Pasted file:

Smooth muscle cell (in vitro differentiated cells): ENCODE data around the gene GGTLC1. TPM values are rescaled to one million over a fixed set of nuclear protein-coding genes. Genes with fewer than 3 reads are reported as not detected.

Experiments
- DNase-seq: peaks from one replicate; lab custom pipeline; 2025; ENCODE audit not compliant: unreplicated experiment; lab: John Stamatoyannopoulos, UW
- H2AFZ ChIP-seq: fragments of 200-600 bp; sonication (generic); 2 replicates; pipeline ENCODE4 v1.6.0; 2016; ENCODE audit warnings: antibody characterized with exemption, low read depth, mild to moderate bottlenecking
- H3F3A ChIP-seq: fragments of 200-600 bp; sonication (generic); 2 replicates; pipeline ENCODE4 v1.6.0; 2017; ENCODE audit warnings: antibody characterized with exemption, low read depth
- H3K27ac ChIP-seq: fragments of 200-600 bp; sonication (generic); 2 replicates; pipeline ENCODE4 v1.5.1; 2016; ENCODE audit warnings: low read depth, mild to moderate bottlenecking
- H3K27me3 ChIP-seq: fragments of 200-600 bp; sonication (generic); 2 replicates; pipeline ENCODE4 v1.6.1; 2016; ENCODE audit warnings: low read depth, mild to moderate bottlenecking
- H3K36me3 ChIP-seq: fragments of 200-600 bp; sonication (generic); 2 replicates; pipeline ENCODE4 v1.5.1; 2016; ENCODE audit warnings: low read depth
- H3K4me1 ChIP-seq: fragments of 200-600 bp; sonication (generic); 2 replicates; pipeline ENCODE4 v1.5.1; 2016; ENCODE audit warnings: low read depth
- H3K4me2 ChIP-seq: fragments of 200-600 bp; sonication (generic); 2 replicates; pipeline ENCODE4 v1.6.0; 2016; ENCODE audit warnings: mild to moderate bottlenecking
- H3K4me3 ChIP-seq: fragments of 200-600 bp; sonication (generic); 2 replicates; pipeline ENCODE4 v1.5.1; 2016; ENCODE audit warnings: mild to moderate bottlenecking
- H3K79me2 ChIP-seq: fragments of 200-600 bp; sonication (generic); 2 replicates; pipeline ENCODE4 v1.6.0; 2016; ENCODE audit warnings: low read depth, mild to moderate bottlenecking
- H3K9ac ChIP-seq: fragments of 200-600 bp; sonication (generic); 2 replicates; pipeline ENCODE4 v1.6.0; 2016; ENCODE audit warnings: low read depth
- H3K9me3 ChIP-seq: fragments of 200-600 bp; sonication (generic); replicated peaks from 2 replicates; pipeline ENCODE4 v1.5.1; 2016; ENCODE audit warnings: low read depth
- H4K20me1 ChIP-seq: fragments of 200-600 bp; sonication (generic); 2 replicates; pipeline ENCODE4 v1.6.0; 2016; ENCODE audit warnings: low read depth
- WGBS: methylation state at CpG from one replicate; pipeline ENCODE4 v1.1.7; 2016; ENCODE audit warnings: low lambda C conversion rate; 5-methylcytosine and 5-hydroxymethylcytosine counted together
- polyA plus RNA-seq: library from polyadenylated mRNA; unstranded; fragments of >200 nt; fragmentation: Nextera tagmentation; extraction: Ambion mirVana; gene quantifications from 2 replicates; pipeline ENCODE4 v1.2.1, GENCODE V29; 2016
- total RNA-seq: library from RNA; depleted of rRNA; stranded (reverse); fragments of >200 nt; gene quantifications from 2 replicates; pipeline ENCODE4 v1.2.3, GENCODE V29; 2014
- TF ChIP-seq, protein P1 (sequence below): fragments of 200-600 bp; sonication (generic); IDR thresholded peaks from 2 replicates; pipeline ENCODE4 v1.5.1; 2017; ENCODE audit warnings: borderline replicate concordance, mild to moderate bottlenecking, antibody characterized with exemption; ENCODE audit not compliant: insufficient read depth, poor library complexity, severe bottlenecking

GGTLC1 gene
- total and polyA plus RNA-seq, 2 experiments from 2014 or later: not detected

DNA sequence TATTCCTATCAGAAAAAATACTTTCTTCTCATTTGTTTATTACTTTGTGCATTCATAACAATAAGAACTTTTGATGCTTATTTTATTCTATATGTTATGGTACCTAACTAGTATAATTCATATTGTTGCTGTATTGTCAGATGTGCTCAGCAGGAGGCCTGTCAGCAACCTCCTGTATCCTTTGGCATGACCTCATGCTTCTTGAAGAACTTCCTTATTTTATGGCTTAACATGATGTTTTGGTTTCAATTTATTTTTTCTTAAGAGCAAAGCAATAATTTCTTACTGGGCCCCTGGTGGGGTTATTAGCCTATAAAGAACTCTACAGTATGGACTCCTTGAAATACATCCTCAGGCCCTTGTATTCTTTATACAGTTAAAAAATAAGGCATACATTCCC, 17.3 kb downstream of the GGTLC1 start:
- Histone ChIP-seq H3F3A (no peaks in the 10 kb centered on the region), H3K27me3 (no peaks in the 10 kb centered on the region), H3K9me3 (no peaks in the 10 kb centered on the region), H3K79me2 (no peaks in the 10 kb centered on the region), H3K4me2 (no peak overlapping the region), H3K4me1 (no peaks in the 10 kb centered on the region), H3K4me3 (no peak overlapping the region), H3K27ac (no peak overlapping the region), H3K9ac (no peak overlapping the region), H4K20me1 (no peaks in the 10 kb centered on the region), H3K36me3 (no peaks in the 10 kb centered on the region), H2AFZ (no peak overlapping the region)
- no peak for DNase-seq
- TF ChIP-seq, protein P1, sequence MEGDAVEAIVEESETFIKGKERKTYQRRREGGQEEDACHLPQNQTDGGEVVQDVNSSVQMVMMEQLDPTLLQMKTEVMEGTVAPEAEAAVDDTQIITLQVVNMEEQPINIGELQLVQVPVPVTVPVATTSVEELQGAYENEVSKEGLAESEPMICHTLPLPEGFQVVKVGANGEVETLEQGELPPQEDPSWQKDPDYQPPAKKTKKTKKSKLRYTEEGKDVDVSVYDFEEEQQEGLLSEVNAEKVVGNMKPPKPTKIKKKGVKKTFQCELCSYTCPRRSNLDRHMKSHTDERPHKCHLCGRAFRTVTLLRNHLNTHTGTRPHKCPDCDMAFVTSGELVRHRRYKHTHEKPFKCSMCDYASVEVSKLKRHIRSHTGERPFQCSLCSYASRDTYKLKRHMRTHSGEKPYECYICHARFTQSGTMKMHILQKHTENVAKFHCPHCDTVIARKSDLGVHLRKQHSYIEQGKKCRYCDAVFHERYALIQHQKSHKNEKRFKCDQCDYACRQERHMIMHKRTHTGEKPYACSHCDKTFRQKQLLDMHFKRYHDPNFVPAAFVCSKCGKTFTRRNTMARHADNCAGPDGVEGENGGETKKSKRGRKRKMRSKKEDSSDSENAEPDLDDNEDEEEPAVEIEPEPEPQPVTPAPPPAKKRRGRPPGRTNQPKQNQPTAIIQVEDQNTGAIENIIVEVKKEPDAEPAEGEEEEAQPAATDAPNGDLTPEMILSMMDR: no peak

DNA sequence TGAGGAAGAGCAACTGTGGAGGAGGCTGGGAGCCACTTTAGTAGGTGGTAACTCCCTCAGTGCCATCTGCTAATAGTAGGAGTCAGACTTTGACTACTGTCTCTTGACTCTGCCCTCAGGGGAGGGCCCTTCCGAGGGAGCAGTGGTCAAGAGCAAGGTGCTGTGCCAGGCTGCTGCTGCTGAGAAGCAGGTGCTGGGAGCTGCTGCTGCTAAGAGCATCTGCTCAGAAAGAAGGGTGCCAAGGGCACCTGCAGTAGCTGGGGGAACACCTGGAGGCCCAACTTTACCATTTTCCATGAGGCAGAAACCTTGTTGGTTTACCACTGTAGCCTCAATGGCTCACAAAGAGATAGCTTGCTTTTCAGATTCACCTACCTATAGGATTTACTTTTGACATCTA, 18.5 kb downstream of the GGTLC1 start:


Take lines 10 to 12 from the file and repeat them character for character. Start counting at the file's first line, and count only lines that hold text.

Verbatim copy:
- H3K4me2 ChIP-seq: fragments of 200-600 bp; sonication (generic); 2 replicates; pipeline ENCODE4 v1.6.0; 2016; ENCODE audit warnings: mild to moderate bottlenecking
- H3K4me3 ChIP-seq: fragments of 200-600 bp; sonication (generic); 2 replicates; pipeline ENCODE4 v1.5.1; 2016; ENCODE audit warnings: mild to moderate bottlenecking
- H3K79me2 ChIP-seq: fragments of 200-600 bp; sonication (generic); 2 replicates; pipeline ENCODE4 v1.6.0; 2016; ENCODE audit warnings: low read depth, mild to moderate bottlenecking